ST LOUIS -- This World Series was billed as a matchup of virtual twins, of clubs that deeply resemble each other in both construction and quality, and so it made sense that in Game 1 the difference between winning and losing came down to not more than the length of a finger.
In the bottom of the sixth inning, with the game tied 2-2 -- thanks to strong efforts from starters Chris Carpenter and C.J. Wilson on a chilly and rainy night at Busch Stadium -- the Cardinals' Allen Craig stepped to the plate, pinch-hitting for Carpenter with men on first and second and two outs, against the Rangers' fireballing reliever Alexi Ogando. After taking ball one, Craig swung through a 96-mph, and then he swung through a 97-mph fastball. Ogando's next pitch came in at 98, but it was down in the zone, which allowed Craig to catch up with it and slice it down the right-field line. Nelson Cruz, the Rangers' right fielder, raced after it even as it tailed away from him, and Cruz slid feet first thrusting out his glove. But the ball was just out of his reach, mere inches from striking leather. David Freese raced home from third and the score was now 3-2, and it would remain that way the rest of the night, giving the Cardinals a 1-0 lead in the World Series.
"I thought it was a hit right off the bat," said the soft-spoken Craig as he stood in front of his locker after the game, still wearing his rain-dotted hat and sweatshirt. "Cruz made an unbelievable effort getting that close to it. But it fell in."
Craig's success was the result of yet another wise strategic move by Cardinals manager Tony La Russa, whose decisions this postseason have rarely backfired. La Russa admitted that even he thought the odds might be stacked against his pinch-hitter. "Cold weather game, sitting on the bench, World Series, Ogando -- it's not a very good situation."
Rangers manager Ron Washington had conceded on Tuesday the tactical advantage to the veteran La Russa. "I don't think I can ever live up to matching a wit with Tony La Russa, but what I will try to do is put my players in the right position, and if my players perform, I don't have to worry about matching wits," Washington said.
In Game 1, Washington was unable to achieve the same results from his decisions as La Russa did from his. The Rangers had a chance to immediately strike back after Craig's go-ahead single, putting men on first and second with one out in the top of the seventh. Then, against reliever Marc Rzepczynski, Washington pinch-hit for David Murphy with Craig Gentry, who struck out on four pitches. Washington then pinch-hit for Ogando with little-used utilityman Esteban German, and this time it took Rzepczynski only three pitches to register his third strike.
It was Washington's decision to call upon German that was the curious one. German had taken 11 at-bats all season, the last of them coming 24 days before, against the Seattle Mariners. Moreover, the Rangers had appeared to carry with them a third catcher, Matt Treanor, so they could use Yorvit Torrealba, their second catcher, in key pinch-hit situations such as this. And Washington also had the option of leaving Ogando -- who was, after all, a minor league outfielder with a career .296 average and an .835 OPS -- in to hit against Rzepczynski.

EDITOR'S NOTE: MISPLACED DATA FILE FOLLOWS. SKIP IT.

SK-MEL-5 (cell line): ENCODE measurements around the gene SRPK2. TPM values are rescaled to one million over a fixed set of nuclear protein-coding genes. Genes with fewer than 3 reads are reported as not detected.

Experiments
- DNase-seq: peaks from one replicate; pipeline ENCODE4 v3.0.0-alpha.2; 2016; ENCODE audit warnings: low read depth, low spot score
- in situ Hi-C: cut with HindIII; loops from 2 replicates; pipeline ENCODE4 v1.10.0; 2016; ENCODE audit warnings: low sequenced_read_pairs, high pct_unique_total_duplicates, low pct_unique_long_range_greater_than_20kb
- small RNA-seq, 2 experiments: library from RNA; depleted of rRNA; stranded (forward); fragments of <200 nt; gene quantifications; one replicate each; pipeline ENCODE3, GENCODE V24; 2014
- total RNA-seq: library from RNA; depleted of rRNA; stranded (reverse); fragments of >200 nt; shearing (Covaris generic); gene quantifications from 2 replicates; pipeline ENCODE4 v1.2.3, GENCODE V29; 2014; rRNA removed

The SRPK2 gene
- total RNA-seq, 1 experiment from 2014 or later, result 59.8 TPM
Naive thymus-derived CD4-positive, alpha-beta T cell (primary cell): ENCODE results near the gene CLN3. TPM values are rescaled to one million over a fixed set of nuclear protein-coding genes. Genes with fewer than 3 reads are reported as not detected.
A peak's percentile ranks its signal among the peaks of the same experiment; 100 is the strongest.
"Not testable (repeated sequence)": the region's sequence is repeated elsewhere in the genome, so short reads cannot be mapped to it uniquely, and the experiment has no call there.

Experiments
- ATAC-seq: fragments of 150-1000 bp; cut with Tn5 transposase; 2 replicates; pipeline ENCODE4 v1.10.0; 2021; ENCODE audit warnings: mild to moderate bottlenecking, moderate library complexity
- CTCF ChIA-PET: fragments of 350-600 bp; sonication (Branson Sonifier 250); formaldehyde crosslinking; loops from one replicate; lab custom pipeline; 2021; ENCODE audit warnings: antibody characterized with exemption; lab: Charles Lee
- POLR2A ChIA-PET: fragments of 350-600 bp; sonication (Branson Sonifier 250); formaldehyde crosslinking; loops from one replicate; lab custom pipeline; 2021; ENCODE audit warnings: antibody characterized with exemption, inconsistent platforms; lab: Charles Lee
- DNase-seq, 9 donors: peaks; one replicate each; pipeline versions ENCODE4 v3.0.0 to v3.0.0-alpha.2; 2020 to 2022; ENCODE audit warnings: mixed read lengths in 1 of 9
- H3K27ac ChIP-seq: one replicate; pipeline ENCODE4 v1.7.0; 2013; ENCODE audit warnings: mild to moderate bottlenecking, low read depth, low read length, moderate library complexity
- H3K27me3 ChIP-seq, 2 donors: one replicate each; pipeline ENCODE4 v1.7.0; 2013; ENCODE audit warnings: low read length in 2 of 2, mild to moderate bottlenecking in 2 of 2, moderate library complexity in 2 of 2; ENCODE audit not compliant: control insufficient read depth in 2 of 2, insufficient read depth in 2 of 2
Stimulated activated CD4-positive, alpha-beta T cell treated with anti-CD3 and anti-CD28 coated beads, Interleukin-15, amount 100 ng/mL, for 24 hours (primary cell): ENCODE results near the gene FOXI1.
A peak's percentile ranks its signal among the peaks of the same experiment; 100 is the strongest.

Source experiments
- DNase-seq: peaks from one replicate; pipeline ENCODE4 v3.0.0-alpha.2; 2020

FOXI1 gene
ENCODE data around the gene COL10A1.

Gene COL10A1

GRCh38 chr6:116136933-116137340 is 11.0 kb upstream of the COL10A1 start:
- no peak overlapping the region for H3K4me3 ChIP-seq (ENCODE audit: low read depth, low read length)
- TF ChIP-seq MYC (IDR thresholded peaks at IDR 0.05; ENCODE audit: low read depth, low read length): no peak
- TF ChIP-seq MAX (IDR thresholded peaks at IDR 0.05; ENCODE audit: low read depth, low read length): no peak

"Righty against a lefty," explained Washington, when asked about his decision. "I thought [German] had a good chance against Rzepczynski, with the breaking stuff he threw. He beat us. That's all there is to it."
"Can you guarantee me that if I used Torrealba, he would have done anything different?" said Washington, when pushed on the matter. "I used the guy that I thought could get me the base hit."
German did not, and then La Russa, once again, expertly deployed his bullpen from there, as Octavio Dotel, Arthur Rhodes and Jason Motte combined to throw a perfect final two innings.
In this game, both teams' usually prodigious offenses were largely silenced by effective performances from the starting pitchers. The Cardinals scored their first two runs on a fourth-inning Lance Berkman single, and the Rangers scored their only two on an opposite-field home run by Mike Napoli in the fifth. The difference, and it was a small one, came down to decisions by the managers -- but, more importantly, to what the players on whom the managers called did after they'd been called. "I think in the end, you have to give Craig credit -- he beat him," said Washington, "him" referring to Ogando. "We certainly didn't lose tonight. We got beat. Their pinch-hitter got it done, and ours didn't."
The pinch-hitter who got it done, a 27-year-old who in his career hasn't even played a full season's worth of games yet, maintained a strong sense of perspective afterward. "It's the first game, and we've still got three more to win," said Craig. "But it's a good start."